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Sunday, December 23, 2012

NATO using Patriot missiles to thaw Israeli-Turkish relations

NATO approved a Turkish requests for Patriot missiles along its border with Syria earlier this month, and now there is a quid pro quo: Turkey will not block Israeli participation in NATO exercises in 2013.
The officials said the approval had come as Turkey’s request that NATO station Patriot missile batteries along its border with Syria was granted, leading them to assess that NATO was using the deployment as leverage to induce Ankara to thaw its relations with Israel.
Turkey, a full NATO member, has been opposed to increasing Israel’s participation within the military alliance as ties between the two countries deteriorated, according to NATO officials.
Israel is a NATO partner and has accordingly participated in seminars, exercises and training as part of that status. But over the course of the past year, as new NATO activities were planned for cooperating countries such as Israel, Turkey objected to their going forward, according to Israeli sources.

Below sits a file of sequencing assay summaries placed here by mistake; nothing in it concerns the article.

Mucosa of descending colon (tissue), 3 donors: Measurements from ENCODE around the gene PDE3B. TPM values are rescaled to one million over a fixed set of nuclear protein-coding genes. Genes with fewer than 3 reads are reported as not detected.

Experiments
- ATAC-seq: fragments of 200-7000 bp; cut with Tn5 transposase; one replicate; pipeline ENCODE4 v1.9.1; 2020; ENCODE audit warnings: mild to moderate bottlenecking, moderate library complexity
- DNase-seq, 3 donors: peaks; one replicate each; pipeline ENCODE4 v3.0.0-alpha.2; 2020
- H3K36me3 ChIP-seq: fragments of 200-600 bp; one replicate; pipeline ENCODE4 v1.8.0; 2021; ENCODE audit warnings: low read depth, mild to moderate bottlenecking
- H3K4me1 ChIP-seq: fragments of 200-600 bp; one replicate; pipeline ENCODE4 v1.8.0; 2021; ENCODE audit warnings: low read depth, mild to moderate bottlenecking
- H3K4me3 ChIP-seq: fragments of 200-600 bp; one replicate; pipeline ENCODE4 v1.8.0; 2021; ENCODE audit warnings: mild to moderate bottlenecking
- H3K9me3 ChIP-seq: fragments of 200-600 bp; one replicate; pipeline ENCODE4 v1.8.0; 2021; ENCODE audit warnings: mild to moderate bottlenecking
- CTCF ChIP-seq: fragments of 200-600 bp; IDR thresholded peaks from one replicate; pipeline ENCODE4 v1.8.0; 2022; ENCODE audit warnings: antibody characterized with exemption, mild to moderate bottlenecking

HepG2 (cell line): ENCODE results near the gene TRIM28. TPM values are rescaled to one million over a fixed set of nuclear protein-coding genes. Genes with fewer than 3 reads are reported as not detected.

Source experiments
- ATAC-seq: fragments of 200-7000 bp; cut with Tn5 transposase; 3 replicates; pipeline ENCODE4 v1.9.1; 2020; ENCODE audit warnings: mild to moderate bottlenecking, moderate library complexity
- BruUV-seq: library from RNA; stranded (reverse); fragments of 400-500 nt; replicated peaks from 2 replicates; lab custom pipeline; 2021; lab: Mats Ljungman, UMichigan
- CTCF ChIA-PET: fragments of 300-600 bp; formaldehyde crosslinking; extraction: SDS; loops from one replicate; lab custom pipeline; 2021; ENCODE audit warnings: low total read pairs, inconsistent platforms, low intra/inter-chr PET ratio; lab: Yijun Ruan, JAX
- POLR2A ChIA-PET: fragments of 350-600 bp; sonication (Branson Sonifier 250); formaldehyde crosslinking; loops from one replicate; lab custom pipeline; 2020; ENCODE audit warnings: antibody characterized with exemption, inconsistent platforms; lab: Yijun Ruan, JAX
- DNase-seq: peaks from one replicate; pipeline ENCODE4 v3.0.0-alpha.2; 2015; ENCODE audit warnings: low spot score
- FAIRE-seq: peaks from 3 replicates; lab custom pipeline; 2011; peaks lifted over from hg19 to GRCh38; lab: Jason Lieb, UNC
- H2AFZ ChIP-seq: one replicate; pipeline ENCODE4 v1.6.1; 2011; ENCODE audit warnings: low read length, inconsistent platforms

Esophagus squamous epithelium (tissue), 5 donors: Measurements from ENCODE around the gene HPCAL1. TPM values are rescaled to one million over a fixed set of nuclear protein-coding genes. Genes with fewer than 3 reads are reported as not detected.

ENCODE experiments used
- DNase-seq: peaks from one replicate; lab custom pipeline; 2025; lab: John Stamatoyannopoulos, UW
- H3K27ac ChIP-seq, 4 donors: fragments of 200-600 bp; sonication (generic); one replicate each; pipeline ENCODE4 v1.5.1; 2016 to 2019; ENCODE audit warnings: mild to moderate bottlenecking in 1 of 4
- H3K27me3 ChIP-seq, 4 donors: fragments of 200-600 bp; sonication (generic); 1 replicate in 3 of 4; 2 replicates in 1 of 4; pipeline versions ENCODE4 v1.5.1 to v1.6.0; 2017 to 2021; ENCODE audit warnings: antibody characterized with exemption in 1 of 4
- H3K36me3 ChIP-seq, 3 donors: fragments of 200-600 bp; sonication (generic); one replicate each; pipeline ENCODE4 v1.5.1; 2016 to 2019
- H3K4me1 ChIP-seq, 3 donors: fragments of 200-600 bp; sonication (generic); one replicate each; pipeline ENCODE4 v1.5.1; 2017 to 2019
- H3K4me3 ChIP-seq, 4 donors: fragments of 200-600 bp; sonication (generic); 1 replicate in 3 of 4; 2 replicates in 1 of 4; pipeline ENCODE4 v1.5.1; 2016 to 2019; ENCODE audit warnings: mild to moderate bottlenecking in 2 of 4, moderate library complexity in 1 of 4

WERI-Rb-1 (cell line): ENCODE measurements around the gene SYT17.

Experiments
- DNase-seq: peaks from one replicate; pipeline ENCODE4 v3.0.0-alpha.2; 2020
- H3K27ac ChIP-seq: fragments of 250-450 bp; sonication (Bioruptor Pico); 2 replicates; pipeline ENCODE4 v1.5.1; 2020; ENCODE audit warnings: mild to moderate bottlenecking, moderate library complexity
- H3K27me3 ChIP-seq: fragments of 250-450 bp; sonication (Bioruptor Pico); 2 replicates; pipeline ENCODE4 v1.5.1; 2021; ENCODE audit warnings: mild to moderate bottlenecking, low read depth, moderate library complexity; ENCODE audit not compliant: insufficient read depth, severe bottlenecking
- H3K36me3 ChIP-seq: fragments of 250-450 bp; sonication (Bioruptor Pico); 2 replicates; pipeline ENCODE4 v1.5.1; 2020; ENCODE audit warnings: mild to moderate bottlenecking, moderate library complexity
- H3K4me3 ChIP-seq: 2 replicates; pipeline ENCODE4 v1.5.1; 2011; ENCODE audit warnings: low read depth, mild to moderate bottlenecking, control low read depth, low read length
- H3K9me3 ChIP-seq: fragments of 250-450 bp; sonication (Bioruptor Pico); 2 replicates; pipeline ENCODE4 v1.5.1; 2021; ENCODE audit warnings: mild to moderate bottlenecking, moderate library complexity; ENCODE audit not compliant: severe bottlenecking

NATO is a consensus-based organization where any one of its 28 full members can veto a proposal, though often opposition is conveyed through informal channels.
However, as Turkey’s request for the Patriot systems was approved by NATO and deployment began, a NATO work plan for 2013 that would include Israeli participation in a range of courses and conferences went through.
Israeli officials don’t think the timing was a coincidence.
“At the last minute – and I think it was dependent on the Patriots – it was approved,” said one Israeli official, speaking on condition of anonymity.
No comment yet from the 'Tzipi Livni party' in the face of this additional proof that Israel does not face international isolation.

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At 3:17 PM, Blogger Sunlight said...

It will be easy for them to change their minds later. Just sayin...


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